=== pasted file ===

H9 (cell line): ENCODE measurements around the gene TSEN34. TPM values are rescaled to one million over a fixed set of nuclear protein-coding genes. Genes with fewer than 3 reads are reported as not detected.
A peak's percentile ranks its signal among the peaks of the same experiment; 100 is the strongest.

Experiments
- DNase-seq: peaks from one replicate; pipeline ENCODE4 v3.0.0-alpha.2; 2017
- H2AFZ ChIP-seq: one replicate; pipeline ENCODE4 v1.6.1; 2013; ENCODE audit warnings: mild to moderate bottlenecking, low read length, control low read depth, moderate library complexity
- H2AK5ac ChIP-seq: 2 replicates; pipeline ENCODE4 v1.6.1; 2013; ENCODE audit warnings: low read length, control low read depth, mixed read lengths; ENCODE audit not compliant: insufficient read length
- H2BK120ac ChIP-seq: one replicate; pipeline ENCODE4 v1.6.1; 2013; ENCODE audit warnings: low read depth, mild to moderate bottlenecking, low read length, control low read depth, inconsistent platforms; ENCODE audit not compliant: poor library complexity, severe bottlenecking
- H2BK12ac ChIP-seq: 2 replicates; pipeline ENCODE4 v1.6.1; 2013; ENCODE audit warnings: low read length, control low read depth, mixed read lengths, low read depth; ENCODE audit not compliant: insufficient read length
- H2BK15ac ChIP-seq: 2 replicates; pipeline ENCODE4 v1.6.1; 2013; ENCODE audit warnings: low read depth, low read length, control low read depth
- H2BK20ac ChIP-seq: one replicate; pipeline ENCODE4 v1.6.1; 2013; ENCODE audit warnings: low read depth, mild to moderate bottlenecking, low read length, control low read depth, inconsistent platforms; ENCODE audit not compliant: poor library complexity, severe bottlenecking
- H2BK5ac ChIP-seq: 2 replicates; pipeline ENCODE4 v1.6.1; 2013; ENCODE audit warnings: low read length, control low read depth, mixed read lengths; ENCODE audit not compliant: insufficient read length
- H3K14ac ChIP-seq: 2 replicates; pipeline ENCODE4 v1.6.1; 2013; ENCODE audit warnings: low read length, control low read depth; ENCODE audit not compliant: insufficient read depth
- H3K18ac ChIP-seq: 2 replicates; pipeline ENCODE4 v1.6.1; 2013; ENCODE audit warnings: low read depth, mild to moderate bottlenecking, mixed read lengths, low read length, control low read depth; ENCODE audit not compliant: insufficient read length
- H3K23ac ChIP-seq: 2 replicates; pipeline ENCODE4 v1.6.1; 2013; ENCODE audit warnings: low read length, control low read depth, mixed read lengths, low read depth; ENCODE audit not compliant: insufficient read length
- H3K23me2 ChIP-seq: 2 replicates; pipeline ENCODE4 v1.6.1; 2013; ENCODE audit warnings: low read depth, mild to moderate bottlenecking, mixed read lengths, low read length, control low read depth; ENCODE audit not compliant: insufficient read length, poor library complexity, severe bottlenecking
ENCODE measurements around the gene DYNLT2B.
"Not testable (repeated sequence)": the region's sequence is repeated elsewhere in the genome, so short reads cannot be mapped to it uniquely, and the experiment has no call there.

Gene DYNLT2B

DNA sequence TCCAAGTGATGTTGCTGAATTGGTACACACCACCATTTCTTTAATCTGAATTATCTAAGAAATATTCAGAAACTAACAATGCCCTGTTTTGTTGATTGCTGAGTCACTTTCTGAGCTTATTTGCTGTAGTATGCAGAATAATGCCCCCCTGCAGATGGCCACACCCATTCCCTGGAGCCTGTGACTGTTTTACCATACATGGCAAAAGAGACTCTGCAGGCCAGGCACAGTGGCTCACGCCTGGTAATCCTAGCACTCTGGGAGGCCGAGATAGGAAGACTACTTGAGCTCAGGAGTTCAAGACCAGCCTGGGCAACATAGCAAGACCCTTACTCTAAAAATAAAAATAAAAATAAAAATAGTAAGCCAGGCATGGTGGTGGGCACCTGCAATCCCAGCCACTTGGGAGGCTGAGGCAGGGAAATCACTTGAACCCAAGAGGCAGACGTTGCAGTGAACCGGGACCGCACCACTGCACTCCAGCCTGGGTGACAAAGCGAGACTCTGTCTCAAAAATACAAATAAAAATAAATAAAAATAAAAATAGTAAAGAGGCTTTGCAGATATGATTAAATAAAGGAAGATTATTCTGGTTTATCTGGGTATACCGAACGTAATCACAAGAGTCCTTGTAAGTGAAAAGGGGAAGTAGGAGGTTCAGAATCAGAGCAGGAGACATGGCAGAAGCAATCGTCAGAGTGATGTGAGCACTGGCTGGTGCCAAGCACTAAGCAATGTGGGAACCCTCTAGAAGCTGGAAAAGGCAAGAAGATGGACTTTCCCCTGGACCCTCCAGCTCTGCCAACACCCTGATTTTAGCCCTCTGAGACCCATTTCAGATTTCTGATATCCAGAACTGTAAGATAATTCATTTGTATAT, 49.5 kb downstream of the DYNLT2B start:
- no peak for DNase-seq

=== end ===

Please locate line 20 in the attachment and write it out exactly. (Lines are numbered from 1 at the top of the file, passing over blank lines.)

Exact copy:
- no peak for DNase-seq